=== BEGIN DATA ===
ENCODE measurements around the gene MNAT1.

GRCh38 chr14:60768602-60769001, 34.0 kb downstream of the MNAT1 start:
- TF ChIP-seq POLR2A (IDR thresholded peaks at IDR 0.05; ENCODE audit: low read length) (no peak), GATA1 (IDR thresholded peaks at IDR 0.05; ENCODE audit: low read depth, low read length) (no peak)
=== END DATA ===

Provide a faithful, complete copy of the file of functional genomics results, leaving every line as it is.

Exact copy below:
ENCODE measurements around the gene MNAT1.

GRCh38 chr14:60768602-60769001, 34.0 kb downstream of the MNAT1 start:
- TF ChIP-seq POLR2A (IDR thresholded peaks at IDR 0.05; ENCODE audit: low read length) (no peak), GATA1 (IDR thresholded peaks at IDR 0.05; ENCODE audit: low read depth, low read length) (no peak)